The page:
Generally, a DC drive changes an Alternating Current (AC) into Direct Current (DC) using a converter (Rectifier) to operate a DC motor while the AC drive changes the input AC current to DC using converter (Rectifier) and then changes this DC to AC, using an inverter, to operate the motor.
- You May Also Read: Difference Between Brushed and Brushless DC Motors
The key differences between AC and DC Drive are discussed in this article on the basis of real-world factors such as supply source, maintenance, uses, breaking mechanism, power & control circuitry, size & weight, commutation process, speed control & limit, harmonic distortion, speed regulation, starting torque, response to dynamics, noise, power consumption, brushes life, and application.The following table explains the key Differences between AC Drives and DC Drives.
Difference between AC Drives and DC Drives
Characteristics AC Drives DC Drives Supply Run by AC supply Run by DC supply Maintenance Requires less maintenance. Requires comparatively more and frequent maintenance. Use/ Application Are generally used for AC motors. Are used for DC motors normally. Locational use Are used in almost all the locations. are used in very few locations Breaking Mechanism Breaking and accelerating when supply frequency (F s ) changes Breaking occurs when resistance is applied at rotor. Power & Control Circuitry Power and control circuits are difﬁcult and quite complex in design. Power and control circuits are simple to design and less expensive as compared to their counter-parts. Size in terms of Power Rating Power to Weight ratio is very large. Power to Weight ratio is considerably small. Components Have converter and inverter. Have converter and chopping circuit. Commutation There is no commutation which makes AC Drives less bulky and inexpensive. Because of commutation, they are more heavy and costly. Rectifier There is no need of rectifier circuit Rectifying circuit is necessary Speed Control Sped control is achieved by changing the frequency Speed control is achieved by armature and field control Corrosive and Wet Environment Can be used in such environment since their operation is spark free Cannot be used because sparks can be produced in brushes easily. Cost In AC Drives, motors are less expensive especially squirrel cage motors. In DC Drives, motors are significantly expensive. Speed limit There is no upper limit for speed. Speed is limited because of commutation process. Harmonics Converters produce harmonics in supply as well as in load Converters do not produce harmonics Motor speed Can reach up to 10000 RPM Can reach up to 2500 RPM Speed regulation ~1% speed regulation is attainable Not possible to achieve 1 % speed regulation Dynamic response Offer high dynamic response Offer low dynamic response Starting torque Do not produce high starting torque Produces high starting torque Battery use Cannot be run directly by batteries without using extra circuitry Can be run directly through batteries without adding an extra components Noise Operation is noisy which is highly unfavorable in certain applications They are not noisy as compared to AC Drives Power consumption Consume less power Consume more power Circuit complexity More complex as it involves inverter (DC → AC) and converter (AC → DC) Less complex because of single power conversion process from AC to DC Brushes life Very high (~10000h) Low (~3000h)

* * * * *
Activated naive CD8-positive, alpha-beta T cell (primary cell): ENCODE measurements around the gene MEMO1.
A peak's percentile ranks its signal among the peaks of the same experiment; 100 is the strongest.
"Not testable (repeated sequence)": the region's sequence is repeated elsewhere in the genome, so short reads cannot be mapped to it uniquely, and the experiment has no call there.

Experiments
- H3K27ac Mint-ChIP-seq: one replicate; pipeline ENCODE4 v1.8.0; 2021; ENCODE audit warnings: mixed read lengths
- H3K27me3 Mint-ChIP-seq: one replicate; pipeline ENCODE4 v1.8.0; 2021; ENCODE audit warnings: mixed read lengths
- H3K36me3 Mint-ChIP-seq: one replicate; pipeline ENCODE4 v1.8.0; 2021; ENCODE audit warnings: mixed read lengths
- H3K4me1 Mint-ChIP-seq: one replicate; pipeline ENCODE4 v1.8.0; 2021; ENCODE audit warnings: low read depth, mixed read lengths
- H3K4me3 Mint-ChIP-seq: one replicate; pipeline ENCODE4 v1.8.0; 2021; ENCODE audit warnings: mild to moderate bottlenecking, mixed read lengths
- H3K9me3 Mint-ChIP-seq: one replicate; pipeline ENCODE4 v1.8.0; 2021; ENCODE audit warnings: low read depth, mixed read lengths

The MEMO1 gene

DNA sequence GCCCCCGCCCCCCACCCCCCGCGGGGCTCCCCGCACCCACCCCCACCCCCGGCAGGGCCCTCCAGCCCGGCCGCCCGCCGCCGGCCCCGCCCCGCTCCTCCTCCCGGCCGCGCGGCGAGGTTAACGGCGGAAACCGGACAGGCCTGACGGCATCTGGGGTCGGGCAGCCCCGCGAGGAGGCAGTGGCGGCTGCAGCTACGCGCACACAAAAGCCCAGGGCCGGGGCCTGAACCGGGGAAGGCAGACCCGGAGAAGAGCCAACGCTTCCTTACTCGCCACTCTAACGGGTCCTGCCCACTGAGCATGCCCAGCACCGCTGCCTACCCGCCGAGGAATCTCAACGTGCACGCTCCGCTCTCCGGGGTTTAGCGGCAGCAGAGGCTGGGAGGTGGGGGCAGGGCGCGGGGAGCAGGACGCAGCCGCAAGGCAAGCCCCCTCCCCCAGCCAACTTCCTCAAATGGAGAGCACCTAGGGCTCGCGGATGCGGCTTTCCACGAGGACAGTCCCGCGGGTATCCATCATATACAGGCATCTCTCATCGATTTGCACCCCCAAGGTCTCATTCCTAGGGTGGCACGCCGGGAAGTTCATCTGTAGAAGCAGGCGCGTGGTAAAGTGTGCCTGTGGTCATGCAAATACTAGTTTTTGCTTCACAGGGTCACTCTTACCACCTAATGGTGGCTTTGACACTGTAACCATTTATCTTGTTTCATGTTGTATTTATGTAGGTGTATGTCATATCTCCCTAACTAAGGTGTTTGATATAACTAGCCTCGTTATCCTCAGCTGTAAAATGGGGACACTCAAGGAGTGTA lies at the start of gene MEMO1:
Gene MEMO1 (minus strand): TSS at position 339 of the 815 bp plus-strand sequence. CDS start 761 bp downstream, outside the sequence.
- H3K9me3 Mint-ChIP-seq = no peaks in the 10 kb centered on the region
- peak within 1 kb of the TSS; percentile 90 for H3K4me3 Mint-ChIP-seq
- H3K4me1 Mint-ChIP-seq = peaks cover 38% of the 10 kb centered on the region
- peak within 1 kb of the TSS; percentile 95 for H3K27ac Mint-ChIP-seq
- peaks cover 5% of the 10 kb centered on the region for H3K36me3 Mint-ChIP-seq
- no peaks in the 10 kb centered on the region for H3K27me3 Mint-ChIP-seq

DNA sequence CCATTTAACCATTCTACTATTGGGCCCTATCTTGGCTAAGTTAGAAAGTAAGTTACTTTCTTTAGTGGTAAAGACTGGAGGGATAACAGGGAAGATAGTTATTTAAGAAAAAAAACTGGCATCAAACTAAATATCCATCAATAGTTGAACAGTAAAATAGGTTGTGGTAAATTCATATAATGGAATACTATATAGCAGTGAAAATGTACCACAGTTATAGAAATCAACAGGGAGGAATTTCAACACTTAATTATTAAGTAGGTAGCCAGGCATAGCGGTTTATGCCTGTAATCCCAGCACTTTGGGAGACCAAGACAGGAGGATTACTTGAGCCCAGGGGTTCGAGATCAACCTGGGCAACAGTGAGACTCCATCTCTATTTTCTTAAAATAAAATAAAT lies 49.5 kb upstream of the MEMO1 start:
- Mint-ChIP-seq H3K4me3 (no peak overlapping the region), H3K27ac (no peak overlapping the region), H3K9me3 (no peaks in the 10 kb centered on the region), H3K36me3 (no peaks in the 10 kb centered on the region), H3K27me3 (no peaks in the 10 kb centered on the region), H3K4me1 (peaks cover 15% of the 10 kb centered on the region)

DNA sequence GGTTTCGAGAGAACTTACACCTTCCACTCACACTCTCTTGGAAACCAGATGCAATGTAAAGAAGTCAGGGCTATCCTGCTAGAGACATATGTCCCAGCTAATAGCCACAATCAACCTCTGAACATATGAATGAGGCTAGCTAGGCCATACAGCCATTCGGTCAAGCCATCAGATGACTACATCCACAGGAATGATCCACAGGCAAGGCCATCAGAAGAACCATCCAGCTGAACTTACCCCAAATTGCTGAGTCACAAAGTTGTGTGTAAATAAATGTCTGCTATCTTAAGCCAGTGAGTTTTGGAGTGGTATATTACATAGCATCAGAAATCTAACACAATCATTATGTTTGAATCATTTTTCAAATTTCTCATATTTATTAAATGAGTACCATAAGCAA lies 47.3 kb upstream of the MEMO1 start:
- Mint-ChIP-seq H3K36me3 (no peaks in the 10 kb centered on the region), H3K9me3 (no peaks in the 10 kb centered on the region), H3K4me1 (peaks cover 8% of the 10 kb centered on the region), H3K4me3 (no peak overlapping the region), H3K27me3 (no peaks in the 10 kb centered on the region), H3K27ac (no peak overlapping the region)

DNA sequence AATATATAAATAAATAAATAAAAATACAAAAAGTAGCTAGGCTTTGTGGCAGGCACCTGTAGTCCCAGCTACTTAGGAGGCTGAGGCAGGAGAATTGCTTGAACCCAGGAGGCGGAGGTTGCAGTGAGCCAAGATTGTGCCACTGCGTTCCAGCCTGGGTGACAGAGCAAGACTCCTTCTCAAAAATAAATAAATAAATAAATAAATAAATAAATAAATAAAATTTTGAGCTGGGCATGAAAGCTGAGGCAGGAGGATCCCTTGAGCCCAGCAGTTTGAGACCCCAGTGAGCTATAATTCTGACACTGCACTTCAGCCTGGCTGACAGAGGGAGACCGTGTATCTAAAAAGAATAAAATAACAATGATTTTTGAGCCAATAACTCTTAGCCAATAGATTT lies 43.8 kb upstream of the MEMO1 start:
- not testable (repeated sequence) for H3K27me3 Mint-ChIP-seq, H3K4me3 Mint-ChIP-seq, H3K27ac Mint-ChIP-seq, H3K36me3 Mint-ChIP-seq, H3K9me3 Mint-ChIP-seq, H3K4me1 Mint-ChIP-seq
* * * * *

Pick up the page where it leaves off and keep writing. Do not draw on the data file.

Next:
Although the DC drives are quite renowned for offering high starting torque, bearing simplified circuitry and are effective with constant speed applications, they are believed to have a lot of problems because of commutation process and brushes in the DC Motors which require periodic and extensive maintenance. On the other side, AC drives are quite energy efficient and can manage abrupt speed changes very well. They frequently have numerous programmable parameters for protections.